However, where the opportunity lies for publishers, is still up for debate. What the home assistant trend does show us is that physical products can still generate revenue in a digital world, and indeed in many ways this is the reason behind their success. In April of last year we wrote about the Nintendo Switch, and how the 127yr old playing card publisher’s new multi-platform device catapulted it into global success. It’s easier said than done, but perhaps the real lesson to be learned from the growth of voice is that creating content around the physical world… be that through events, products, services or experiences, may well be a strong future route to revenue diversification.
Technology not so cutting edge
A fascinating tweet appeared at the start of this year from Business News Network Anchor, Jon Erlichman. It shows how old media tech companies will be turning in 2018 – from Snapchat to IBM – and this tells us a few things: Firstly, the media tech that we still think of as being cutting edge is not actually that recent. Snapchat will be turning seven years old this year (Instagram eight) and there’s actually only six years between the launch of Google and Facebook. Netflix, which began life in the physical DVD world, is now two decades old and the iPhone, product of 42yr old company Apple, is itself aged ten.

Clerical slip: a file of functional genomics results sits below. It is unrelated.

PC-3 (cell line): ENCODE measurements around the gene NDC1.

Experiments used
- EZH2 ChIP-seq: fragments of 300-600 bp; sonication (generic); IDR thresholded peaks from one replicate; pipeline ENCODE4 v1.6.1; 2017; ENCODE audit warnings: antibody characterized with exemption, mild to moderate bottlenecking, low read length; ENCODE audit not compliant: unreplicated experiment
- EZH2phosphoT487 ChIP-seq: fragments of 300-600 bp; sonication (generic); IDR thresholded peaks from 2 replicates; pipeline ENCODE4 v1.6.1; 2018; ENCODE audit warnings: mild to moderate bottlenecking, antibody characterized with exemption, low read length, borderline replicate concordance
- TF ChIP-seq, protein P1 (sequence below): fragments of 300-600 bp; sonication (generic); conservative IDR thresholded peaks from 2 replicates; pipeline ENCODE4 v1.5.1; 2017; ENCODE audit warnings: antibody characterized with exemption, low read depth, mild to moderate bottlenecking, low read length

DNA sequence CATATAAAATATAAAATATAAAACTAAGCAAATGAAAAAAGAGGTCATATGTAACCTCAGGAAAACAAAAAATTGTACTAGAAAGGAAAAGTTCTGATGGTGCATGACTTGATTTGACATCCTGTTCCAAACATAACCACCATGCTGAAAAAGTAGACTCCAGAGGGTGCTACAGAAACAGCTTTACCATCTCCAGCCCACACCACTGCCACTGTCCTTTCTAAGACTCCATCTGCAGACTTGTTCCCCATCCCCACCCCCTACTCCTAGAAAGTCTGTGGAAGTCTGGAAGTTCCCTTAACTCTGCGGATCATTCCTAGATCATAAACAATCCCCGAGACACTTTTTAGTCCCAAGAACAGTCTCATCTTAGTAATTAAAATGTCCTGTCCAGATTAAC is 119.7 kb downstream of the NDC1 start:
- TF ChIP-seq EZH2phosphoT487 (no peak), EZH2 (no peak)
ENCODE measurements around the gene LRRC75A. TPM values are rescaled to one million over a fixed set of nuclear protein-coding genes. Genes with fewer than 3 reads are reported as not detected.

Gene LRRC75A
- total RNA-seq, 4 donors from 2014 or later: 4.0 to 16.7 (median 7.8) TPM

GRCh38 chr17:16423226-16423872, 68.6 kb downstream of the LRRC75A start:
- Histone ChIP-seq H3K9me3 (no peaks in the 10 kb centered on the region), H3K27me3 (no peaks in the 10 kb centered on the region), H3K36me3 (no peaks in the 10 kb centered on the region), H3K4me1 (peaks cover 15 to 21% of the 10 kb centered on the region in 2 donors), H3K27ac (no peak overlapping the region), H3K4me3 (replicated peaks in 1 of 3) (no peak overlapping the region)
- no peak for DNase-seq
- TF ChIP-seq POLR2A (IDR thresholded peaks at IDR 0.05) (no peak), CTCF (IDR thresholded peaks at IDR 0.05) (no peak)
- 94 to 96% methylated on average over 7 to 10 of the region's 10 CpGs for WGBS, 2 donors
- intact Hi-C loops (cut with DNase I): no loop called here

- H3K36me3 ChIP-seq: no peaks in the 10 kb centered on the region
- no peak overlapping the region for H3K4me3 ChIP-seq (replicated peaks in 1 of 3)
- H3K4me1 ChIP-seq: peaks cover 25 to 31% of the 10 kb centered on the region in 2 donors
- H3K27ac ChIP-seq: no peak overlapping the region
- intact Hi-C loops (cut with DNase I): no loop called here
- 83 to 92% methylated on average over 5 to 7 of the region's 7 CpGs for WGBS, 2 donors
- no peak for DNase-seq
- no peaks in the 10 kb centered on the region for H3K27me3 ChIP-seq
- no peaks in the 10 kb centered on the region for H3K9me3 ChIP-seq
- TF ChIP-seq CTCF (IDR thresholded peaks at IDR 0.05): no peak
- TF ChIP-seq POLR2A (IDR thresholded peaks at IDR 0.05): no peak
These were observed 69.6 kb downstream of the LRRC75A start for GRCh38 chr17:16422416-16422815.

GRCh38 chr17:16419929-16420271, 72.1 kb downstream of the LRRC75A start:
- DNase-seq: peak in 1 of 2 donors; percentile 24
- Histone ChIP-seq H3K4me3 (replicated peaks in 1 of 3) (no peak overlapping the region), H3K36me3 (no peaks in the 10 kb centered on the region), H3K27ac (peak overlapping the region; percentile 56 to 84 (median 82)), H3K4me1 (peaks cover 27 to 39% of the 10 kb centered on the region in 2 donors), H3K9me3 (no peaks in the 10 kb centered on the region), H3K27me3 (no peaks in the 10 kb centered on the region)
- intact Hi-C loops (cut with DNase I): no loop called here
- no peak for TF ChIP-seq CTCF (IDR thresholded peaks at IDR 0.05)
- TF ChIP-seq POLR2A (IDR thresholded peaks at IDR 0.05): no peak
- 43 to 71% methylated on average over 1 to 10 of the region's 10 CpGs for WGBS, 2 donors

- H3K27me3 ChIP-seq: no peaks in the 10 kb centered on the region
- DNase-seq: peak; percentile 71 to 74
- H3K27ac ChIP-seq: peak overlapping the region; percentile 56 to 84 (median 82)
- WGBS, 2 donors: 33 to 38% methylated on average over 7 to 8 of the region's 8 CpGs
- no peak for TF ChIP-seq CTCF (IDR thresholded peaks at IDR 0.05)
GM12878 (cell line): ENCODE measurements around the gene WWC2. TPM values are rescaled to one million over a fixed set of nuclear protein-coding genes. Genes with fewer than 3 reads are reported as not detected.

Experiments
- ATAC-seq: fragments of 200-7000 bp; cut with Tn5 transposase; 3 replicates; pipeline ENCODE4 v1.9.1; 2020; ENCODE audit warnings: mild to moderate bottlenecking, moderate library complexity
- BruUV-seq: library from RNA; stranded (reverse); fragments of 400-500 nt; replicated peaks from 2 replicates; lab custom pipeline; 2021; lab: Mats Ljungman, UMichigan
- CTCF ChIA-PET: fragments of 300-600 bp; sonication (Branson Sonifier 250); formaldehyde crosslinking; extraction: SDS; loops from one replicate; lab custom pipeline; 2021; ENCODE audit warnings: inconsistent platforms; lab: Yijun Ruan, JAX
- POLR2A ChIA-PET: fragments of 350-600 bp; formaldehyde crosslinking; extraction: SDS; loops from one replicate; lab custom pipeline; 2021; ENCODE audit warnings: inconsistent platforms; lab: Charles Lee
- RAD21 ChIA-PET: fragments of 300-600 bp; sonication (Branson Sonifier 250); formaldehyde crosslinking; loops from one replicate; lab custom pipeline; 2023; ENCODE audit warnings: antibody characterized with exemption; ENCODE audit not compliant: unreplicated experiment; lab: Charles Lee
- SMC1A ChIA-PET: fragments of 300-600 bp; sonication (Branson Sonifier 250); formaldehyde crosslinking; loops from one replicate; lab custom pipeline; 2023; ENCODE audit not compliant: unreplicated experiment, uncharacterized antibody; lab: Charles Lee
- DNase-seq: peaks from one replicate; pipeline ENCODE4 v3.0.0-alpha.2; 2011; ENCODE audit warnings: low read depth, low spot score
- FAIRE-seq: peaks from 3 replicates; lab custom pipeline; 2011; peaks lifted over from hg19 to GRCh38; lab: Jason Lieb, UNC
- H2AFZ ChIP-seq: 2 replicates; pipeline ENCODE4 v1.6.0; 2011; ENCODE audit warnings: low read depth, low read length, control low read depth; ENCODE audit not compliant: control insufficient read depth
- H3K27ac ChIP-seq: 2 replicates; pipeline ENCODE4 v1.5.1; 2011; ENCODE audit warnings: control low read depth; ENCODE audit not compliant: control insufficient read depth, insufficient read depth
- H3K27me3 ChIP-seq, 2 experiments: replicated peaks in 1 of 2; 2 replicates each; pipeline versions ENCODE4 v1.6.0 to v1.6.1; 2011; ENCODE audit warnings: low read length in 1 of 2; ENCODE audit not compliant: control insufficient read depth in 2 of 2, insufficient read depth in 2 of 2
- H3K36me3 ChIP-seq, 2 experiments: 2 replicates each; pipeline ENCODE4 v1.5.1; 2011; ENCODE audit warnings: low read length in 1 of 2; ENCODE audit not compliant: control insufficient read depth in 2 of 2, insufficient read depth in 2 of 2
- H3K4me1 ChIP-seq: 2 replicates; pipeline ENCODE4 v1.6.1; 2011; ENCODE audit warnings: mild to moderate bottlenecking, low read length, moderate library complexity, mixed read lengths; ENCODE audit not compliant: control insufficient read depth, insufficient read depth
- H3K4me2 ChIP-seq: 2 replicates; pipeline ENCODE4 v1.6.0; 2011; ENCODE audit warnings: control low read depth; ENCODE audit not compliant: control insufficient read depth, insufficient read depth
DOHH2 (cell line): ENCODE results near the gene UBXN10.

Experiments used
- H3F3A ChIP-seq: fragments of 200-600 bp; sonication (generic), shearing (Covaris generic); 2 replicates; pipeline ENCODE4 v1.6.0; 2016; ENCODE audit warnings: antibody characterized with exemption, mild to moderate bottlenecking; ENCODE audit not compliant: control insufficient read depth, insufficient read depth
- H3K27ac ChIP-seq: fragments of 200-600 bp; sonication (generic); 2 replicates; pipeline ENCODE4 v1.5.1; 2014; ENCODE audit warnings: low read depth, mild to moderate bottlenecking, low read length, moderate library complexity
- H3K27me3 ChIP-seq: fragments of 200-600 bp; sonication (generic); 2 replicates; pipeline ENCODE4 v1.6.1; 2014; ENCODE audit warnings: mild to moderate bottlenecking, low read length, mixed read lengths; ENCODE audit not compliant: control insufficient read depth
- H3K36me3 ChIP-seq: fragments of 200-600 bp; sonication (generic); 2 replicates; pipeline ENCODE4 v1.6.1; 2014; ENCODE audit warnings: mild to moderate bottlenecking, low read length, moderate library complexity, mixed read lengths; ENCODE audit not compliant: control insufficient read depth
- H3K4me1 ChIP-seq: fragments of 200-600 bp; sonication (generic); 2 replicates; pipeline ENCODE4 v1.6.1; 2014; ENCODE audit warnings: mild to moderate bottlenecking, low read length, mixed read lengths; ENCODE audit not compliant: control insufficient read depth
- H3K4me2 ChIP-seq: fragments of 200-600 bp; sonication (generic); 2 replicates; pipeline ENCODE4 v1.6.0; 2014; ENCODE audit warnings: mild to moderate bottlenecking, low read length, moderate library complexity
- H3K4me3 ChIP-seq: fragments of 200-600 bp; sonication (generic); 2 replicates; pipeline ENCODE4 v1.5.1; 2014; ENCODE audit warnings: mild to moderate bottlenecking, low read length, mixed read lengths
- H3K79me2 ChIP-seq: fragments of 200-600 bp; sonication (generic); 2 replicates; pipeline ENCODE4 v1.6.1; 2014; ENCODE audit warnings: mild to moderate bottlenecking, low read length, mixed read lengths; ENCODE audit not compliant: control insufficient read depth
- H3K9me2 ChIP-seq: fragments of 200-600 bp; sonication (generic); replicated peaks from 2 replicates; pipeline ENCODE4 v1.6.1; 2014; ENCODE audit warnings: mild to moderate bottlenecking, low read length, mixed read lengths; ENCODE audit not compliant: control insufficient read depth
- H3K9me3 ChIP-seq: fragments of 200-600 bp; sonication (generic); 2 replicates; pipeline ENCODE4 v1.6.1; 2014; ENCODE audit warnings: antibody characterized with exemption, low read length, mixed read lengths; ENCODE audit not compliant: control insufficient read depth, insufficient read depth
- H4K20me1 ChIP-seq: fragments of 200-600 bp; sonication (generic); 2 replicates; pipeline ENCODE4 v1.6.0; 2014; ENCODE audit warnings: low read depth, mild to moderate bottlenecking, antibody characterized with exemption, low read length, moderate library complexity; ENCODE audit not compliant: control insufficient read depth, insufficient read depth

It’s also important to remember that newer media tech companies like Snapchat and Twitter have in no way superseded Facebook and Google in terms of revenues. In 2017 Uber experienced what TechCrunch has described as a “Hellish year” while Disney, a 94yr old cartoon studio, continues to go from strength to strength. It’s a timely reminder that, while it is sometimes tempting to conceptualise things in this way, the real-life trend is not actually one of decay and rebirth. Technological advancement could in some ways be argued to be slowing down, and it is by no means the new kids on the block at the present time that control the future. Quality content, products, and services remain the keys to success.